PASADENA, California: NASA opened a new chapter in the history of interplanetary exploration Monday when its $2.5 billion nuclear-powered robot Curiosity beamed back pictures from the surface of Mars.
The 1-ton mobile lab is the largest rover ever sent to Mars, and its high-speed landing was the most daring to date, using a rocket-powered sky crane to lower the six-wheeled vehicle gently to the Red Planet’s surface.
“Touchdown confirmed,” said a member of mission control at NASA’s Jet Propulsion Laboratory as scientists hugged each other and the room erupted in cheers late Sunday.
“We are wheels down on Mars. Oh, my God,” the NASA member said.
A dusty image of Curiosity’s wheel, taken from a camera on the vehicle, confirmed the arrival of the rover and its sophisticated toolkit designed to hunt for signs that life once existed there.
A second image arrived within seconds, showing the shadow of the rover on the Martian surface. The official landing time was 10:32 p.m. Sunday on the U.S. West Coast, according to a NASA statement.
The nuclear-powered rover is now set for a two-year mission to explore the Red Planet, including a long climb up a mountain to analyze sediment layers that are up to a billion years old.
When the landing was announced after a tense, seven-minute entry, descent and landing, NASA’s Jet Propulsion Laboratory filled with jubilation as the mission team cheered and exchanged Mars chocolate bars.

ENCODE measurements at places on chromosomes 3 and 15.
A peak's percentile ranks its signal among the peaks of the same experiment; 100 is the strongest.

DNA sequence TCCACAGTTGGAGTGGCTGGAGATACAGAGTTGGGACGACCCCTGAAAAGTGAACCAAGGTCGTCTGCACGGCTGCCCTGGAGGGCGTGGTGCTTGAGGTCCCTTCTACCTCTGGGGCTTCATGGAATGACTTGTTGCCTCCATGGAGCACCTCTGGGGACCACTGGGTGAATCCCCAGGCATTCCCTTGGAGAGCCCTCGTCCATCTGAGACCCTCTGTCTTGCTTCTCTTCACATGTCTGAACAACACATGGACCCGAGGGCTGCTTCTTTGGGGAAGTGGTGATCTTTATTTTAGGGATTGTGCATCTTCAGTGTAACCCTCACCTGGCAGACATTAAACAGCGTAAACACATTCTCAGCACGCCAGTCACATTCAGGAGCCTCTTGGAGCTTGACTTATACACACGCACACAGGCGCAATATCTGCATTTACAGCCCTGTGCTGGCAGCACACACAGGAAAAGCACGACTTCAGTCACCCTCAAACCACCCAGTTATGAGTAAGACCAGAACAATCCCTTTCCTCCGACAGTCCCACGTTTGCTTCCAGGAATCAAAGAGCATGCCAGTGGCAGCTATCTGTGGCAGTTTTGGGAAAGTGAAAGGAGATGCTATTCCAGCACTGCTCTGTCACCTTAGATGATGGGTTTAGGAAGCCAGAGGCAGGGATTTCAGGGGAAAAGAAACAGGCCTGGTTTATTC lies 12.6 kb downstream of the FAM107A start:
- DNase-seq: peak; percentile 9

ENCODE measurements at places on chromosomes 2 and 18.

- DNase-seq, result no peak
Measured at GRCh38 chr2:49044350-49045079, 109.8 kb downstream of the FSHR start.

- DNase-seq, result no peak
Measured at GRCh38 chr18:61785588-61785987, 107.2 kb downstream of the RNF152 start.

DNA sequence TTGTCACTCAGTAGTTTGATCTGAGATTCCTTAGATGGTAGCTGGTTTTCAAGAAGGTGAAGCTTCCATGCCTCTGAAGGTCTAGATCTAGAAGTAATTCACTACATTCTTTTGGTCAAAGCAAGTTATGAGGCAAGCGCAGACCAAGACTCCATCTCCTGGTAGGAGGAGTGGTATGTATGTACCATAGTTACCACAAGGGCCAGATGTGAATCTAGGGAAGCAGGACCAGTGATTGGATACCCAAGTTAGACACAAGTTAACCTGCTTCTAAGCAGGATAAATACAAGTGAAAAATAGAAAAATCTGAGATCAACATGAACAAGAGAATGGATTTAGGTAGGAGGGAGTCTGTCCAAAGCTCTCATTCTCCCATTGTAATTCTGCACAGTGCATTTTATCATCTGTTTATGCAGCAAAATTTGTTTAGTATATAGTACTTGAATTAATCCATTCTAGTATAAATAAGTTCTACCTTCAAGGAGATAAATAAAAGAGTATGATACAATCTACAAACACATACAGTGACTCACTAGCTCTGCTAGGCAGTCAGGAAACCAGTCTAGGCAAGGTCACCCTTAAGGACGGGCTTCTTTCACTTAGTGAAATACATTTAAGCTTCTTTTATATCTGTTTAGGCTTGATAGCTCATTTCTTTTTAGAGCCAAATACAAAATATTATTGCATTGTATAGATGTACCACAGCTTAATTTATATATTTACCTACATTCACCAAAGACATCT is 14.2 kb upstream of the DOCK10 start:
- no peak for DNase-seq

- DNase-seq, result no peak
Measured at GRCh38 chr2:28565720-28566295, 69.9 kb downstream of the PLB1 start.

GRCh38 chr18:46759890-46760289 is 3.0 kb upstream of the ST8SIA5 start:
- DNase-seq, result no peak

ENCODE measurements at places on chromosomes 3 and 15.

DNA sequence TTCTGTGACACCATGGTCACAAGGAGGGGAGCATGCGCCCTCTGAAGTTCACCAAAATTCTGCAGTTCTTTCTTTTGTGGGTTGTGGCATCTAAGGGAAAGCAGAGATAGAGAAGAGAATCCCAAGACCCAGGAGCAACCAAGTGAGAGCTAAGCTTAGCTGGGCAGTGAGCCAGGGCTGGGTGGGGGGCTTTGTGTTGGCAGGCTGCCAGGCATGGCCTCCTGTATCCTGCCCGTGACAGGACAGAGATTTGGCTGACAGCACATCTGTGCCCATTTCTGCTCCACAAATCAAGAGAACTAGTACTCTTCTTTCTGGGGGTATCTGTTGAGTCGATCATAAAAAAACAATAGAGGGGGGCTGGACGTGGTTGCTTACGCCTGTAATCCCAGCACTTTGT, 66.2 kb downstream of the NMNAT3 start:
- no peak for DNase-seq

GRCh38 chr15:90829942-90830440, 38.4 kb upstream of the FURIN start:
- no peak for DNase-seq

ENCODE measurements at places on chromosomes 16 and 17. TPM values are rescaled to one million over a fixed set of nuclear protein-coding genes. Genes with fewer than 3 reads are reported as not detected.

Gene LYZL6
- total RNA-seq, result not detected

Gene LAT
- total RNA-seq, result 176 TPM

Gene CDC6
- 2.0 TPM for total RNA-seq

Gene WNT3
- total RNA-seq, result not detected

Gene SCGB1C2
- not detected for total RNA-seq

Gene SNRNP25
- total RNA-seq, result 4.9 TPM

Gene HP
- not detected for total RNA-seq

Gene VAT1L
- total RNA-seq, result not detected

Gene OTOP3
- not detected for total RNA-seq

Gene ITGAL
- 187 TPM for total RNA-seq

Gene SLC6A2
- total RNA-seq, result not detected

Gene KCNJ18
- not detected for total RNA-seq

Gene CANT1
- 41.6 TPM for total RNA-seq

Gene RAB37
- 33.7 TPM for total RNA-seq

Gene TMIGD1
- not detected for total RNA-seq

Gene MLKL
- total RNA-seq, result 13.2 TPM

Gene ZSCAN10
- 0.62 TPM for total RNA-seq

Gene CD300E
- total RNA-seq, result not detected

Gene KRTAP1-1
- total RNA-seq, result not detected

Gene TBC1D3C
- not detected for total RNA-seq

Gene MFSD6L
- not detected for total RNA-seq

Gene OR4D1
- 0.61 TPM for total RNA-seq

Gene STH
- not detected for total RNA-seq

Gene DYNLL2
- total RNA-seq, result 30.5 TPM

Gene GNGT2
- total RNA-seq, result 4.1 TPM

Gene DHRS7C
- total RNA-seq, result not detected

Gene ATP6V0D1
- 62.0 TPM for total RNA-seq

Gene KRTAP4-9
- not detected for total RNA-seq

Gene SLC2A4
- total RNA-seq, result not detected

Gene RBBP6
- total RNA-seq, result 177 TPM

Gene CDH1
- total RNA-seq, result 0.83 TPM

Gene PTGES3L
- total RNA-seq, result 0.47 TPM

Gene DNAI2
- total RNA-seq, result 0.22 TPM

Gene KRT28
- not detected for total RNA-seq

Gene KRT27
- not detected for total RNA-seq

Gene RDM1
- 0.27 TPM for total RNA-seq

President Barack Obama described the landing as “an unprecedented feat of technology that will stand as a point of national pride far into the future.” Charles Bolden, the NASA administrator, applauded all the other nations – such as France and Australia – whose scientists contributed to experiments on board the rover’s Mars Science Lab.
Success had been anything but certain. NASA’s more recent rover drop-offs involved smaller craft that were cushioned with the help of airbags.
In the final moments, the MSL craft accelerated with the pull of gravity as it neared Mars’s atmosphere, made a fiery entry at 21,240 kilometers per hour and then slowed with the help of a supersonic parachute. After that, an elaborate sky crane powered by rocket blasters kicked in, and the rover was lowered down by nylon tethers, apparently landing upright on all six wheels.
Scientists do not expect Curiosity to find aliens or living creatures, but they hope to use it to analyze soil and rocks for signs the building blocks of life may have supported life in the past. The project also aims to study the environment to prepare for a possible human mission there.